The last time the world responded to a global emerging disease epidemic of the scale of the current COVID-19 pandemic with no access to vaccines was the 1918-19 H1N1 influenza pandemic. In that pandemic, some communities, notably in the United States (US), responded with a variety of nonpharmaceutical interventions (NPIs) - measures intended to reduce transmission by reducing contact rates in the general population. Examples of the measures adopted during this time included closing schools, churches, bars and other social venues. Cities in which these interventions were implemented early in the epidemic were successful at reducing case numbers while the interventions remained in place and experienced lower mortality overall. However, transmission rebounded once controls were lifted.

Whilst our understanding of infectious diseases and their prevention is now very different compared to in 1918, most of the countries across the world face the same challenge today with COVID-19, a virus with comparable lethality to H1N1 influenza in 1918. Two fundamental strategies are possible :

(a) Suppression. Here the aim is to reduce the reproduction number (the average number of secondary cases each case generates), R, to below 1 and hence to reduce case numbers to low levels or (as for SARS or Ebola) eliminate human-to-human transmission. The main challenge of this approach is that NPIs (and drugs, if available) need to be maintained – at least intermittently - for as long as the virus is circulating in the human population, or until a vaccine becomes available. In the case of COVID-19, it will be at least a 12-18 months before a vaccine is available . Furthermore, there is no guarantee that initial vaccines will have high efficacy.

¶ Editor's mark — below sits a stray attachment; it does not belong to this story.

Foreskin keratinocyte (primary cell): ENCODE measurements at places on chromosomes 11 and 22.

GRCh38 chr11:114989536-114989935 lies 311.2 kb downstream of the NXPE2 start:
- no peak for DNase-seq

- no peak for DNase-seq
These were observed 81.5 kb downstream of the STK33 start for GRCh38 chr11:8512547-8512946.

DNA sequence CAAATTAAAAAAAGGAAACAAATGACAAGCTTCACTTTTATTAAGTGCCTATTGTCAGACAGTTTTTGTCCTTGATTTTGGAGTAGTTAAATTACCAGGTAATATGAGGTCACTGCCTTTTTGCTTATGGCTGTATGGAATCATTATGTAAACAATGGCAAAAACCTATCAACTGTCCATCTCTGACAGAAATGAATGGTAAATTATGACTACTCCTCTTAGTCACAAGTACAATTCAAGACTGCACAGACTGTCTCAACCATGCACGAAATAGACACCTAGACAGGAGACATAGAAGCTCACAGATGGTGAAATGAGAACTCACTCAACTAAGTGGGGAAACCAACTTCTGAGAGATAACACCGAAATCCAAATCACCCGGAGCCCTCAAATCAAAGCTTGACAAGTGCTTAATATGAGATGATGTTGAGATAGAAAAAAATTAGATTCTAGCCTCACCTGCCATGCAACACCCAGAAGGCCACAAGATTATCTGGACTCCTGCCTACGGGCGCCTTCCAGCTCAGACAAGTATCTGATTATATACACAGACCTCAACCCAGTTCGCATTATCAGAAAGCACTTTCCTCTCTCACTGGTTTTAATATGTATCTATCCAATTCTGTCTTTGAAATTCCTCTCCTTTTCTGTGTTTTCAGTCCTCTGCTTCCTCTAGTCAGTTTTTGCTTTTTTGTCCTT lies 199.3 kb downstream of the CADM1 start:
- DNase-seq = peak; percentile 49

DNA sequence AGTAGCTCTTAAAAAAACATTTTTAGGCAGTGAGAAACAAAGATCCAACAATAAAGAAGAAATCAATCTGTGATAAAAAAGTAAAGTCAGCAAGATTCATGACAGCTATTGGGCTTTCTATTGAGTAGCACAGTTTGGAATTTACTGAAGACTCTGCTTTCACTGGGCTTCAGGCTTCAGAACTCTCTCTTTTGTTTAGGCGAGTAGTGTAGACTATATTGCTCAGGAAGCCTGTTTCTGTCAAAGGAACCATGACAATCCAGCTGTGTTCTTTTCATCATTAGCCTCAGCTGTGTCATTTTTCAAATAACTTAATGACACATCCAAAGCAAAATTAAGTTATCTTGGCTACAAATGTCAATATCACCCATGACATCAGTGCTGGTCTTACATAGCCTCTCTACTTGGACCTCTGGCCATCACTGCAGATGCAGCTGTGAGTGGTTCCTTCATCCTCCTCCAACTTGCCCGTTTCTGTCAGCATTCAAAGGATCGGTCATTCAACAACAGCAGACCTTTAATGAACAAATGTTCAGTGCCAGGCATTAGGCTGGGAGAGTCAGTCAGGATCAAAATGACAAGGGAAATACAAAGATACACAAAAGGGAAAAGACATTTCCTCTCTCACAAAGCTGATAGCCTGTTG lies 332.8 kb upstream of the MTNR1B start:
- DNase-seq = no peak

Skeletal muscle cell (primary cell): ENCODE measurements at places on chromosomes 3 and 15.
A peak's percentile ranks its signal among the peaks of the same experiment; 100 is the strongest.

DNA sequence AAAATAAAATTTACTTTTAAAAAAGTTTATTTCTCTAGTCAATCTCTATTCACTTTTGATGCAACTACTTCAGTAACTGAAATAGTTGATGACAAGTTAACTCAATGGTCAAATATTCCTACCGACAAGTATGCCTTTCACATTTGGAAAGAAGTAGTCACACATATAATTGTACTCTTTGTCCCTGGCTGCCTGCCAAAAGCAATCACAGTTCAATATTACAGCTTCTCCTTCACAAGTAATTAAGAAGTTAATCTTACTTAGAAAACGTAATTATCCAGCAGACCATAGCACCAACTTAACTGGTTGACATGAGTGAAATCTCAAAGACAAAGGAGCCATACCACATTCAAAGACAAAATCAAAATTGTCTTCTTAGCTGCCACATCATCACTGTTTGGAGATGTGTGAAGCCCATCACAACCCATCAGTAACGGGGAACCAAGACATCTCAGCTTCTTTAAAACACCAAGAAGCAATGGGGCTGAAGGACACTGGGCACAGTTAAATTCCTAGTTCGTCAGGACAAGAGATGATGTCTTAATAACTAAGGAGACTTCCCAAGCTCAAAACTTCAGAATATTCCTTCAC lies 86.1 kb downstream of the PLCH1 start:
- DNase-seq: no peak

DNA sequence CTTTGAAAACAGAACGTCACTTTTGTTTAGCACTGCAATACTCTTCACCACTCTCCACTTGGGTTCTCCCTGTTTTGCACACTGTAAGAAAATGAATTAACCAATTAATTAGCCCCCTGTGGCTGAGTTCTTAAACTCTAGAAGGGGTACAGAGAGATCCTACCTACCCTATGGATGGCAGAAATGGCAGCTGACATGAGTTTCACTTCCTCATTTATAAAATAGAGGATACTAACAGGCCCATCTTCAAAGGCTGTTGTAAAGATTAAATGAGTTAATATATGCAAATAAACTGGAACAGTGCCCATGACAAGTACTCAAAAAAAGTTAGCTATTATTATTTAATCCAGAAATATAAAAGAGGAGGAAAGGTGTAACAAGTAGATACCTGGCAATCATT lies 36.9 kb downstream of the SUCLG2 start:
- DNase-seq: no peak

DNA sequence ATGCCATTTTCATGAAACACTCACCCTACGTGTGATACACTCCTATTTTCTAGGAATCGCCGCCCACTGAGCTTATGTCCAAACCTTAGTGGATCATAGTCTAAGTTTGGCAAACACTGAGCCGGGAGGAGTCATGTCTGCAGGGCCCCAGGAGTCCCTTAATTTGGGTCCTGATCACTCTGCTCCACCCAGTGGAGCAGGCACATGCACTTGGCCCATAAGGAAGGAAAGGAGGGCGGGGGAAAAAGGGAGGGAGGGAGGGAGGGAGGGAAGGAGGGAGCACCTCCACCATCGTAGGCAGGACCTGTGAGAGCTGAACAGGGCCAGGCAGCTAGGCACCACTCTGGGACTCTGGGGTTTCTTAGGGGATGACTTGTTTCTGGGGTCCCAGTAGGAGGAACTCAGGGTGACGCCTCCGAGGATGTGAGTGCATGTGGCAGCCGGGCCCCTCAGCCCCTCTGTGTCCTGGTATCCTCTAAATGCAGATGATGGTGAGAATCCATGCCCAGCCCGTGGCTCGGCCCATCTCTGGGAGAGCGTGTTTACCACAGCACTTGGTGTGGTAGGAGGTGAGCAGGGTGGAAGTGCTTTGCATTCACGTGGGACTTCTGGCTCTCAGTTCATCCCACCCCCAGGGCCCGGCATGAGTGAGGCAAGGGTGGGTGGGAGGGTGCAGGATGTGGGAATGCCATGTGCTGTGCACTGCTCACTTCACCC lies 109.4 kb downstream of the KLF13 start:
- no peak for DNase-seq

(b) Mitigation. Here the aim is to use NPIs (and vaccines or drugs, if available) not to interrupt transmission completely, but to reduce the health impact of an epidemic, akin to the strategy adopted by some US cities in 1918, and by the world more generally in the 1957, 1968 and 2009 influenza pandemics. In the 2009 pandemic, for instance, early supplies of vaccine were targeted at individuals with pre-existing medical conditions which put them at risk of more severe disease. In this scenario, population immunity builds up through the epidemic, leading to an eventual rapid decline in case numbers and transmission dropping to low levels.